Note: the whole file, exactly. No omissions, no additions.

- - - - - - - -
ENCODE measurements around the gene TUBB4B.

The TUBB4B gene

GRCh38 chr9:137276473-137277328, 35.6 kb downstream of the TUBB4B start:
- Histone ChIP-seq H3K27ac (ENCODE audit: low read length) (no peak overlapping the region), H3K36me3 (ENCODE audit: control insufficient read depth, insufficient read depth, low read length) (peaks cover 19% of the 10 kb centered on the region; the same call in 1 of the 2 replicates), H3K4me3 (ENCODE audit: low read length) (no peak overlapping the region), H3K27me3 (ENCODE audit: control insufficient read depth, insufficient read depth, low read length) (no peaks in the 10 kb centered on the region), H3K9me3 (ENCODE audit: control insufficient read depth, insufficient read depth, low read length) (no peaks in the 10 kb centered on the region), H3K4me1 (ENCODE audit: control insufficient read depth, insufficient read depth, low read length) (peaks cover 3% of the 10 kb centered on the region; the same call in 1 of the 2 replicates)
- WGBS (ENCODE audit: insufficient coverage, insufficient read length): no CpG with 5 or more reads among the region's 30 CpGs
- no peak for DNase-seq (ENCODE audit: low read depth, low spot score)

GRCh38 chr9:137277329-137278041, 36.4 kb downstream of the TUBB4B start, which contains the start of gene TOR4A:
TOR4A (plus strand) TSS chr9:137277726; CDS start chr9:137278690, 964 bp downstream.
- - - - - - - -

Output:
ENCODE measurements around the gene TUBB4B.

The TUBB4B gene

GRCh38 chr9:137276473-137277328, 35.6 kb downstream of the TUBB4B start:
- Histone ChIP-seq H3K27ac (ENCODE audit: low read length) (no peak overlapping the region), H3K36me3 (ENCODE audit: control insufficient read depth, insufficient read depth, low read length) (peaks cover 19% of the 10 kb centered on the region; the same call in 1 of the 2 replicates), H3K4me3 (ENCODE audit: low read length) (no peak overlapping the region), H3K27me3 (ENCODE audit: control insufficient read depth, insufficient read depth, low read length) (no peaks in the 10 kb centered on the region), H3K9me3 (ENCODE audit: control insufficient read depth, insufficient read depth, low read length) (no peaks in the 10 kb centered on the region), H3K4me1 (ENCODE audit: control insufficient read depth, insufficient read depth, low read length) (peaks cover 3% of the 10 kb centered on the region; the same call in 1 of the 2 replicates)
- WGBS (ENCODE audit: insufficient coverage, insufficient read length): no CpG with 5 or more reads among the region's 30 CpGs
- no peak for DNase-seq (ENCODE audit: low read depth, low spot score)

GRCh38 chr9:137277329-137278041, 36.4 kb downstream of the TUBB4B start, which contains the start of gene TOR4A:
TOR4A (plus strand) TSS chr9:137277726; CDS start chr9:137278690, 964 bp downstream.